When he died, we sent messages to our friends telling them that Bob’s dad had passed.  One of our friends asked us, “Hey, what was Bob’s dad’s name?”  He was always Bob’s dad or Mr. Anderson to them.  His name was Dale.  Among other things, he was a writer.  He encouraged me in my writing.  That being said, I guess I better buckle down and write.  That would make him happy.

Laura Bush, Muhammad Ali and Mary, Queen of Scots, Walked into a Room

One day Ella, our eight-year-old granddaughter, was visiting us.  She pulled out a biography of Laura Bush, whom she had been reading about over the last few weeks of school.  She shared all the facts she could remember with enthusiasm and answered several questions.  I told her about a time several years ago when I donned a wig and a pantsuit to dress as Mrs. Bush and joined my friend John Morgan at an event.  John is a George W. Bush impersonator.

Early in his career I would catch John glancing at me with that I-have-a-brilliant-idea look in his eyes.  “You look like Laura,” he would say.  “I know,” I’d answer.  “You’re creeping me out!”

John and his wife Kathy are among our closest friends.  Kathy used to impersonate Laura Bush and stand next to her husband during his gigs.  This was an extreme act of love for Kathy, who prefers to be more behind the scenes.  One day, Kathy couldn’t (or maybe wouldn’t) help her husband out, so she brought me the wig and talked me into standing in for her.  I guess that made me a Laura Bush impersonator impersonator.   I have to say – I know how Kathy feels!  I am glad for that once-in-a-lifetime experience but am happy to keep it as just that.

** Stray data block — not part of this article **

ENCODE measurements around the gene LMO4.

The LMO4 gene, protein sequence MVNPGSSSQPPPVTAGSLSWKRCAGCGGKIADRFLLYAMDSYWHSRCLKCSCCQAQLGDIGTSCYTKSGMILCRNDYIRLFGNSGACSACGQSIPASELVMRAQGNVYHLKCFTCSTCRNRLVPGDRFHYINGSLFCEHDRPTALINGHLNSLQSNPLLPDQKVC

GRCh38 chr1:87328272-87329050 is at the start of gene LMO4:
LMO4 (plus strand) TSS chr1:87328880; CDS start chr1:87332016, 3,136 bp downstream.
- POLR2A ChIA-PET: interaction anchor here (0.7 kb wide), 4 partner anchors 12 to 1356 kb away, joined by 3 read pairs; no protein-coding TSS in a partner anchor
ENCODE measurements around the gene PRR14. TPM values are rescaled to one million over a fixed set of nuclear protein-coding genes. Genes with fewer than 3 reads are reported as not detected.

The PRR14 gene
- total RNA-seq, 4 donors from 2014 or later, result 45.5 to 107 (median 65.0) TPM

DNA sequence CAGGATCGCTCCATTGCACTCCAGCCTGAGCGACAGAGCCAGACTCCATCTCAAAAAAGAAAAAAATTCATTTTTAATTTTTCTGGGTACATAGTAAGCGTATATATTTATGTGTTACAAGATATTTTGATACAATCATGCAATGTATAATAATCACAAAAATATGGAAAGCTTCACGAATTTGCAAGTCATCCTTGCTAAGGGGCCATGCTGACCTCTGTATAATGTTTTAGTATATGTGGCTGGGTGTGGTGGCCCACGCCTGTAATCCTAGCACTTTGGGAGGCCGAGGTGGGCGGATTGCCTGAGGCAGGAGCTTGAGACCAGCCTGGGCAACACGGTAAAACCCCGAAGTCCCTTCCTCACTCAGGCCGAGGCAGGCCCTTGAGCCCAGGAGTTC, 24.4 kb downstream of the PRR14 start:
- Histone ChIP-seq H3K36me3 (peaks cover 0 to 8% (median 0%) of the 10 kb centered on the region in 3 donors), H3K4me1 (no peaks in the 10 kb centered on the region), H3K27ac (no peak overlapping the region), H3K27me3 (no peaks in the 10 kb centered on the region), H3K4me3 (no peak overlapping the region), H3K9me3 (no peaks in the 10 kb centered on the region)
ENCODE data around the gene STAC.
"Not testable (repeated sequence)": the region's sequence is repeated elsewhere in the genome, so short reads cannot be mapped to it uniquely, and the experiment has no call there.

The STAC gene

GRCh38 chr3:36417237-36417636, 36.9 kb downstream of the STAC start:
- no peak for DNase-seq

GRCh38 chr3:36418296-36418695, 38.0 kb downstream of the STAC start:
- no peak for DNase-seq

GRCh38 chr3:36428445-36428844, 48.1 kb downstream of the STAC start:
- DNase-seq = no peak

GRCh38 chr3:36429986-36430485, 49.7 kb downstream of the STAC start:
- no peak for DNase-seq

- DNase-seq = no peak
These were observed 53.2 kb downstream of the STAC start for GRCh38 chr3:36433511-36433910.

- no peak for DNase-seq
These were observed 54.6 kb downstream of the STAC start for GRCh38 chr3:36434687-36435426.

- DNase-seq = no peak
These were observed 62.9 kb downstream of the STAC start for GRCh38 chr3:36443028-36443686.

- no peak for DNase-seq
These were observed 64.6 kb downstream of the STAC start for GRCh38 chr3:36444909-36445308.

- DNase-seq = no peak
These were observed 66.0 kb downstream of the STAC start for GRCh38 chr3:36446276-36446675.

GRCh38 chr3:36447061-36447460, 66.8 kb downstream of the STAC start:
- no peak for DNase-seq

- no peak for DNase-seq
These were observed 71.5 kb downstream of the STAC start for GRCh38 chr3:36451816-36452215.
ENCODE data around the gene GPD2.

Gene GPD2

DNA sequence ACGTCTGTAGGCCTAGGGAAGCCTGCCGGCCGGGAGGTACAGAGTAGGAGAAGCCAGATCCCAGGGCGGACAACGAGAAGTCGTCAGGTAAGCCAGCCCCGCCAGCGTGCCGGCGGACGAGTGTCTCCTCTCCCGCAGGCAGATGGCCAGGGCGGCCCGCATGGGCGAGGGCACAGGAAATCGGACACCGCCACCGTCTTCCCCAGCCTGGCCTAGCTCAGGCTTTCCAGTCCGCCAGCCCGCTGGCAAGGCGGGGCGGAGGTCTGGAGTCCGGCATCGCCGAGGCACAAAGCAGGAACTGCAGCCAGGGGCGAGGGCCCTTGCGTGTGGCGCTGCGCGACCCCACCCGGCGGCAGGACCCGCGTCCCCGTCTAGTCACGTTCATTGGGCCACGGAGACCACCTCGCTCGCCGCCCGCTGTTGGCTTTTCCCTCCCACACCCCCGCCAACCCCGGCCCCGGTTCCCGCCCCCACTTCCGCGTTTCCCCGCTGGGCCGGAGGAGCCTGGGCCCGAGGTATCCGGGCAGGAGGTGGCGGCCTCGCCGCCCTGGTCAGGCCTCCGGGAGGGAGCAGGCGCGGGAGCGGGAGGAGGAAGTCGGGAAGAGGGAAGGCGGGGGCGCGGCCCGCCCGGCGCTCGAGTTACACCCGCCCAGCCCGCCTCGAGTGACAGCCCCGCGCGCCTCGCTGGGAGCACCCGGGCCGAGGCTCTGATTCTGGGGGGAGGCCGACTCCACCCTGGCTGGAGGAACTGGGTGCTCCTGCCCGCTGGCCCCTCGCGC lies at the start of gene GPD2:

This story, along with what she was reading, made an impression on Ella; because when her third grade class prepared to put on a Wax Museum, she already knew who she wanted to be.  That’s right, Madame Curie.  Just kidding!

20140603-210624-75984499.jpgShe was very excited to gather her costume and become Laura Bush.  Our wonderful friends lent her the Laura Bush wig, so she was good to go.  Ella was also committed to helping her friends with their costumes.  One friend was going to be a queen, and she didn’t have a robe; so Ella borrowed an old kids’ robe from our house for her.  I struggled to see how Mary, Queen of Scots, was going to look regal in a faded blue bathrobe; but that was a problem for someone else.

The day of the Wax Museum arrived and the children were in position.  You would stop in front of each student and they would recite a small biography of the person they were dressed as.  A tri-fold board was behind them with more information on their subject.  Ella nailed her recitation.  As I checked out the museum,  I was happy to see that Mary, Queen of Scots, was not wearing a bathrobe.  That had been passed on to Muhammad Ali, who wore it well, along with a pair of boxing gloves.  I was also relieved that Mary was far from Queen Elizabeth I.  If you remember your history, you know that could have gotten ugly!


Don’t Look Away

We interrupt this blog for an important announcement…